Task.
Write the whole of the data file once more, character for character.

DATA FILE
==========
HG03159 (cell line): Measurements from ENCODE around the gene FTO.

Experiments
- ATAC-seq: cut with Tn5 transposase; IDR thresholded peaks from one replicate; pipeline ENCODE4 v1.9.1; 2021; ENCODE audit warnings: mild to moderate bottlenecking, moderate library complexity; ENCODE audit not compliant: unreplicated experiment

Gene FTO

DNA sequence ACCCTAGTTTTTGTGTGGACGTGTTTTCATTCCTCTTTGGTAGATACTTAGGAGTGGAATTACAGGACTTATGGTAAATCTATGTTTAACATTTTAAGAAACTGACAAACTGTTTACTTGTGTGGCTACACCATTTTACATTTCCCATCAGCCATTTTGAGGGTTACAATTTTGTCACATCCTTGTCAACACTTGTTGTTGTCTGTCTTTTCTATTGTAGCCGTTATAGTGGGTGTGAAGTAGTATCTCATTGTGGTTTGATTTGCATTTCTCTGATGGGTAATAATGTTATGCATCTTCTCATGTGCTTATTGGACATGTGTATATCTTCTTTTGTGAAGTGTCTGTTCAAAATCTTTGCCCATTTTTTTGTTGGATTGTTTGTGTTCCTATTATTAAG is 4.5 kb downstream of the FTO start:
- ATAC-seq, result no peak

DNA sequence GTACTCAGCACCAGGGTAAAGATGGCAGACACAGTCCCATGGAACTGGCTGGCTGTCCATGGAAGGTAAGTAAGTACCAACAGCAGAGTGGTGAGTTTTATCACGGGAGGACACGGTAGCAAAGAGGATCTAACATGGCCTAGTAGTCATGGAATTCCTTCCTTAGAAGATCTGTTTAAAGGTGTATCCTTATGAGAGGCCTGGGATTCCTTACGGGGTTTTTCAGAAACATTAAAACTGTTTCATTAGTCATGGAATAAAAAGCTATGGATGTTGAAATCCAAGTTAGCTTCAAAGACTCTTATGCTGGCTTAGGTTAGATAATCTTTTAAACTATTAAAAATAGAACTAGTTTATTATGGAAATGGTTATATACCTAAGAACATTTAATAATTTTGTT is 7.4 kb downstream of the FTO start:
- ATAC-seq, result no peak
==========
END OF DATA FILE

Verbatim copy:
HG03159 (cell line): Measurements from ENCODE around the gene FTO.

Experiments
- ATAC-seq: cut with Tn5 transposase; IDR thresholded peaks from one replicate; pipeline ENCODE4 v1.9.1; 2021; ENCODE audit warnings: mild to moderate bottlenecking, moderate library complexity; ENCODE audit not compliant: unreplicated experiment

Gene FTO

DNA sequence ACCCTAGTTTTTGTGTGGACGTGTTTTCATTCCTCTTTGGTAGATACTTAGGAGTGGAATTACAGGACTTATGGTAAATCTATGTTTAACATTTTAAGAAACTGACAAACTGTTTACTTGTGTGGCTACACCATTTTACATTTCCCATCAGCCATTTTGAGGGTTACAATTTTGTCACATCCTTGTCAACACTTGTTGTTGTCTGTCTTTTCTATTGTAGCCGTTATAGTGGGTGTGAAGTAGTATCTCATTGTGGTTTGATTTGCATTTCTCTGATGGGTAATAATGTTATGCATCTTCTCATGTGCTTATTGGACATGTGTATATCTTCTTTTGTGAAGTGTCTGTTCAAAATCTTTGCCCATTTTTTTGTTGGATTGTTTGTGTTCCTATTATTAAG is 4.5 kb downstream of the FTO start:
- ATAC-seq, result no peak

DNA sequence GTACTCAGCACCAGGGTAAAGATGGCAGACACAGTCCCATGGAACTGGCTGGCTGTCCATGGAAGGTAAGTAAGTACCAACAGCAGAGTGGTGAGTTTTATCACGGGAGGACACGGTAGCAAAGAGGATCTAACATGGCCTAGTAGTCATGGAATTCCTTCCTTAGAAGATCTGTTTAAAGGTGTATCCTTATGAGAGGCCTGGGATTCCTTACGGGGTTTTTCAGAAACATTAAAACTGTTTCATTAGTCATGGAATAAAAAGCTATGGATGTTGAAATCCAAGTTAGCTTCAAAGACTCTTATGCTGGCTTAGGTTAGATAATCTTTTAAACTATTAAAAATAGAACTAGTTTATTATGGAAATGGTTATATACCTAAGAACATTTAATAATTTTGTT is 7.4 kb downstream of the FTO start:
- ATAC-seq, result no peak